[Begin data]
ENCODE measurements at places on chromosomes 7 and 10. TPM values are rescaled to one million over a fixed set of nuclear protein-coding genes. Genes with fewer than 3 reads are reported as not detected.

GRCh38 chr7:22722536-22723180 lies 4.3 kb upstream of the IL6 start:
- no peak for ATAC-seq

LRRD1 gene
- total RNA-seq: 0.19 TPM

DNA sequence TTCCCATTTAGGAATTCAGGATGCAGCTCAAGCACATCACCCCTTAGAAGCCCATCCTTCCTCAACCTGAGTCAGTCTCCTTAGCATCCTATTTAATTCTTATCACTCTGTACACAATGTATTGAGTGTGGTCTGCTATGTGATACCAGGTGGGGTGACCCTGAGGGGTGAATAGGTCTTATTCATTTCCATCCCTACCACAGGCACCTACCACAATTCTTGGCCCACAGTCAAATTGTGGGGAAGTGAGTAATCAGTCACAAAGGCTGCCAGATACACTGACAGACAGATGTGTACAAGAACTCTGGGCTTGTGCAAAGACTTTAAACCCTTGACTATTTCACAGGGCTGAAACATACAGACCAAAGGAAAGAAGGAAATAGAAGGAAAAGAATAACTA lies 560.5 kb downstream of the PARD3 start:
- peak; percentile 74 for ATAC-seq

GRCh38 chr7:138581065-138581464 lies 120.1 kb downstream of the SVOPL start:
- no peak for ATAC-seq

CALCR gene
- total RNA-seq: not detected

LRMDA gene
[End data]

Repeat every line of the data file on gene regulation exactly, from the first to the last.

ENCODE measurements at places on chromosomes 7 and 10. TPM values are rescaled to one million over a fixed set of nuclear protein-coding genes. Genes with fewer than 3 reads are reported as not detected.

GRCh38 chr7:22722536-22723180 lies 4.3 kb upstream of the IL6 start:
- no peak for ATAC-seq

LRRD1 gene
- total RNA-seq: 0.19 TPM

DNA sequence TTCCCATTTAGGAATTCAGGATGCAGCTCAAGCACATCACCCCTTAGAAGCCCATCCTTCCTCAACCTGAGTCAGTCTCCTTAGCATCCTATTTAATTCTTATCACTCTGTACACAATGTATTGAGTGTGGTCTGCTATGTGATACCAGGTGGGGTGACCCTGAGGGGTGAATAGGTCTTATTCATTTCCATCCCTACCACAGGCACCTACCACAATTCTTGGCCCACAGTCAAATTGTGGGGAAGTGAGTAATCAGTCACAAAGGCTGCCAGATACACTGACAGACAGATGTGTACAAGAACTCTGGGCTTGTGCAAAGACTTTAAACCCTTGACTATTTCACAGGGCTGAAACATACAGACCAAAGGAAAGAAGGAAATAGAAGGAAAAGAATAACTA lies 560.5 kb downstream of the PARD3 start:
- peak; percentile 74 for ATAC-seq

GRCh38 chr7:138581065-138581464 lies 120.1 kb downstream of the SVOPL start:
- no peak for ATAC-seq

CALCR gene
- total RNA-seq: not detected

LRMDA gene